In conjunction with this change, five mutual funds were sold from the Model Fund Portfolio: Madison Mosaic MidCap (GTSGX), Manning & Napier Pro Blend Extended Term (MNBAX), Meridian Value (MVALX), Northern Small Cap Value (NOSGX) and Royce Pennsylvania Mutual Investment (PENNX). Added to the Model Fund Portfolio were Guggenheim S&P 500 Equal Weight ETF (RSP), Guggenheim S&P MidCap 400 Pure Value ETF (RFV), Guggenheim S&P SmallCap 600 Pure Value ETF (RZV) and WisdomTree Emerging Markets SmallCap Dividend ETF (DGS). For further commentary and rationale behind the changes, read James Cloonan’s latest Model Fund Portfolio commentary.

No changes were made to the Model Shadow Stock portfolio last month. Updated performance information for the Model Fund Portfolio and the Model Shadow Stock portfolio can be viewed in the Model Portfolio section of AAII.com.

The Week Ahead

Approximately 160 members of the S&P 500 will report earnings next week. Included in this group are Dow components McDonald’s Corp. (MCD) on Monday; AT&T (T) on Tuesday; Boeing (BA) and Caterpillar (CAT) on Wednesday; 3M (MMM), Exxon Mobil (XOM) and United Technologies (UTX) on Thursday; and Chevron (CVX) and Merck & Co. (MRK) on Friday.

The week’s first economic report of note will be June new home sales, published on Wednesday. Thursday will feature June durable goods orders and June pending home sales. The first estimate of second-quarter GDP growth and the final July University of Michigan consumer confidence survey will be published on Friday.

The Treasury Department will auction $35 billion of two-year notes on Tuesday, $35 billion of five-year notes on Wednesday and $29 billion of seven-year notes on Thursday.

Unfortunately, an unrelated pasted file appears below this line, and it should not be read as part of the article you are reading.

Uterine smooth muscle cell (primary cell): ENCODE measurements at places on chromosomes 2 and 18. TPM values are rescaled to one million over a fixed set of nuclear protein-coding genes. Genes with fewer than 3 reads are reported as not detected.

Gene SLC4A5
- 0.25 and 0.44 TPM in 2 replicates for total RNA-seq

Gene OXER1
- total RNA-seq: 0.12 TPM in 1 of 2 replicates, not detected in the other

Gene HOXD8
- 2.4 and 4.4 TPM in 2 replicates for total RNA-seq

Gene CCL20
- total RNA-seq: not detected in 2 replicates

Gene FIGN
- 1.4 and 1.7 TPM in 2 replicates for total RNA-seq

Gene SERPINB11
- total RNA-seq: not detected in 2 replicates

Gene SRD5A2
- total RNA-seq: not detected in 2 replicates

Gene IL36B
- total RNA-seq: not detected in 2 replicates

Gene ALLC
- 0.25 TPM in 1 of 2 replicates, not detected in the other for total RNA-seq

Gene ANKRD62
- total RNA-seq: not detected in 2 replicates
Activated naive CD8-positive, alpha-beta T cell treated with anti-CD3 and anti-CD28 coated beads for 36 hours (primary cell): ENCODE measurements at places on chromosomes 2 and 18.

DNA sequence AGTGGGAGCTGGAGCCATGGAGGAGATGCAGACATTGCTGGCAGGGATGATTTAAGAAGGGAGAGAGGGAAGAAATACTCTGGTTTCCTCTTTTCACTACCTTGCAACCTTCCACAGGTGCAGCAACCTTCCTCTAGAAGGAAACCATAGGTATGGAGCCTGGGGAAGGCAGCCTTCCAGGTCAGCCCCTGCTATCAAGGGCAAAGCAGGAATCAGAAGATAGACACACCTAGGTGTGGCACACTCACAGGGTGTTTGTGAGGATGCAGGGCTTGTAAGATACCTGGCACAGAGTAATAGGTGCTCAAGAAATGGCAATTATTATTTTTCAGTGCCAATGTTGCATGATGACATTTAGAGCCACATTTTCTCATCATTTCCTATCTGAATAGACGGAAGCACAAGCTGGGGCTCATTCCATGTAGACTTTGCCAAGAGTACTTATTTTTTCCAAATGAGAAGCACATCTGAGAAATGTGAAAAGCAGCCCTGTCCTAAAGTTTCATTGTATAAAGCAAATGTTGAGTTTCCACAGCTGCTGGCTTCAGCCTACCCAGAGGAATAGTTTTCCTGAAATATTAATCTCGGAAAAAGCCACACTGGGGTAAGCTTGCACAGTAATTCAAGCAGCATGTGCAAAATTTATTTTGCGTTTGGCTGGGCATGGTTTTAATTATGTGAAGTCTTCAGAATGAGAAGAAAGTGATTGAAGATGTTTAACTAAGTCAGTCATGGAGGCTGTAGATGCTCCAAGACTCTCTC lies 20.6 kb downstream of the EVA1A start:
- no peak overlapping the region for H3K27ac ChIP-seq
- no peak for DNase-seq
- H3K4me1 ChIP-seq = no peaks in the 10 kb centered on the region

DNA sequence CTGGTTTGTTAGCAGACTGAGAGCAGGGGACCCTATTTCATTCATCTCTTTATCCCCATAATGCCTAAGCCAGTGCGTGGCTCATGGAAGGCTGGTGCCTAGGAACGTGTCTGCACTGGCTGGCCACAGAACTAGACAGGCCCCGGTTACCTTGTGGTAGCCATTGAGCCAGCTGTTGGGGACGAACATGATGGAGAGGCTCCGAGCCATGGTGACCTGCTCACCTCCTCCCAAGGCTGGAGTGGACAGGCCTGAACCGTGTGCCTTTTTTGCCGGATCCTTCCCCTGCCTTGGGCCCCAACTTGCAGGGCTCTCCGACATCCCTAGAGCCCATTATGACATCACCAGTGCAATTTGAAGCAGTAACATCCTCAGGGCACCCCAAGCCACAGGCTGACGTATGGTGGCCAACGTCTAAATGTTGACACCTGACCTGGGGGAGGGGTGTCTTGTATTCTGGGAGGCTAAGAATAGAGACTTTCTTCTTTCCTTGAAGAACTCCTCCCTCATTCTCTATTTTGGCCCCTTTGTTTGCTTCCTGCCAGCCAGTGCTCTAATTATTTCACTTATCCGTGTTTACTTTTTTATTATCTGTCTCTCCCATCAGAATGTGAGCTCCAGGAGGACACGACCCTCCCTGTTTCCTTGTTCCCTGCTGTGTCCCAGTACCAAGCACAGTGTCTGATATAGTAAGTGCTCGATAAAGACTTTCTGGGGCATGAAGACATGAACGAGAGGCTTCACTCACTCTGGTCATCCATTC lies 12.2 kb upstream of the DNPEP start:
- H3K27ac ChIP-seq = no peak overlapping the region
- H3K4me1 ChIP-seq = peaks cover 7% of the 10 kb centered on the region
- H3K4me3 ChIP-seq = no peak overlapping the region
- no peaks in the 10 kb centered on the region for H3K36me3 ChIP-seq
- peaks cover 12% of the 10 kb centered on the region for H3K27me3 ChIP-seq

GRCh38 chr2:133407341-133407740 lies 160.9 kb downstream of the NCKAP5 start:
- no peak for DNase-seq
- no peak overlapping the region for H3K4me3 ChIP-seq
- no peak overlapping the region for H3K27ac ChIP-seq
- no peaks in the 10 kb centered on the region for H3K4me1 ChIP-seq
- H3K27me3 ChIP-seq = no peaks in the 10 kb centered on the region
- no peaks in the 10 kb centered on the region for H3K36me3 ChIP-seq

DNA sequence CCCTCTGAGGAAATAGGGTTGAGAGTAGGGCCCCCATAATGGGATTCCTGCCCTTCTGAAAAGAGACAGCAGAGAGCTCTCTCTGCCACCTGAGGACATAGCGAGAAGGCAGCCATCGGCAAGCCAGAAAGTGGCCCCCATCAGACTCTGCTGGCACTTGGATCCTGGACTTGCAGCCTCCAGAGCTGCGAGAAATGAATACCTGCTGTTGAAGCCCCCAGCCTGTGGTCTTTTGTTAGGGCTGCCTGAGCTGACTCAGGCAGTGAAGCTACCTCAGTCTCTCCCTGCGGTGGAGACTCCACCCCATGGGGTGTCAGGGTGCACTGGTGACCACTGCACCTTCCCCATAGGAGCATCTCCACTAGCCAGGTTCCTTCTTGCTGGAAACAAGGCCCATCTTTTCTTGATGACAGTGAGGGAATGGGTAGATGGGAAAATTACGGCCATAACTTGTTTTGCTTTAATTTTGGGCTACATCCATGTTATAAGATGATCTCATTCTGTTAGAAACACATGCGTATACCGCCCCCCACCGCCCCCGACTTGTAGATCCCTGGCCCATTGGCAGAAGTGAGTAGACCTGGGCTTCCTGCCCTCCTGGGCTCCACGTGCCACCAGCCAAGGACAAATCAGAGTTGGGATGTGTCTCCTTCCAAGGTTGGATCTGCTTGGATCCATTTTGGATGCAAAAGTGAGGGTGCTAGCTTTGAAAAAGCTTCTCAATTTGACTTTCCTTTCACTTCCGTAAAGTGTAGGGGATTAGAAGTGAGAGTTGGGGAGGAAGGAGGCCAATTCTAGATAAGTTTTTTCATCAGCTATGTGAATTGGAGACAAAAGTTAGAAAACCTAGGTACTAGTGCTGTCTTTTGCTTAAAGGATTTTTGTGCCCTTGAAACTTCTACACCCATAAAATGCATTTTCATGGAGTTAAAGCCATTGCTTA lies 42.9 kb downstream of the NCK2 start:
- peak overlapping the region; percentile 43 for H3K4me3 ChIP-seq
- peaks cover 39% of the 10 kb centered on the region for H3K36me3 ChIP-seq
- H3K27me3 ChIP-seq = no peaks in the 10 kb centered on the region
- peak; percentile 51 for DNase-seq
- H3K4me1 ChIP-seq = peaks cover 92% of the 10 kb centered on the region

No Federal Reserve officials are currently scheduled to speak.

AAII Sentiment Survey

Bullish sentiment fell to nearly a two-year low in the latest AAII Sentiment Survey.

Bullish sentiment, expectations that stock prices will rise over the next six months, plunged 8.0 percentage points to 22.2%. This is the lowest that optimism has been since August 26, 2010. It is also the 68th lowest bullish sentiment reading out of more than 1,300 weekly readings in the survey's history. Optimism has now been below its historical average of 39% for 16 consecutive weeks.

Neutral sentiment, expectations that stock prices will stay essentially flat over the next six months, rose 1.0 percentage point to 36.0%. This is an 11-week high for neutral sentiment. It is also the fourth time in five weeks that neutral sentiment is above its historical average of 31%.

Bearish sentiment, expectations that stock prices will fall over the next six months, rose 7.1 percentage points to 41.8%. This is the 11th consecutive week and the 14th out of the last 15 weeks that bearish sentiment has been above its historical average of 30%.

The last time bullish sentiment was lower, August 26, 2010, the market reached a short-term bottom. Though very low bullish readings have been correlated with short-term term market rebounds, optimism among individual investors can stay at low levels for a period of time.

For example, bullish sentiment fell to 18.0% on August 17, 1990. Six months later on January 25, 1991, bullish sentiment was still low at 25.0%. Over that time period, the S&P 500 rose a mere 2.5%. Thus, while our survey has been correlated with market reversals, low bullish (or bearish) readings are not causal events.

This week's special question asked AAII members whether they thought the stock market overall is presently fairly valued, undervalued or overvalued. The votes were very close, with those describing the market as overvalued only slightly exceeding the number who said the market was undervalued or fairly valued. AAII members are split about whether fears about slowing economic growth and sovereign debt problems have been fully priced into the market.

Here is a sampling of the responses:

  • “Overvalued, because of sluggish U.S. economic growth, S&P earnings estimates are too high, reduced demand from Europe and China and the drag of federal debt.”
  • “Overvalued, since earnings will be depressed going forward due to the trend in the worldwide economy.”
  • “Fairly valued, given the overreactions to the fears about European debt and national and international economic growth.”
  • “Fairly valued. While price-earning ratios are a little low, the election and European weakness provide increased uncertainty and fear.”
  • “Undervalued based on historical price-earnings ratios.”
  • “Undervalued. Everybody is scared to death.”

» Take the sentiment survey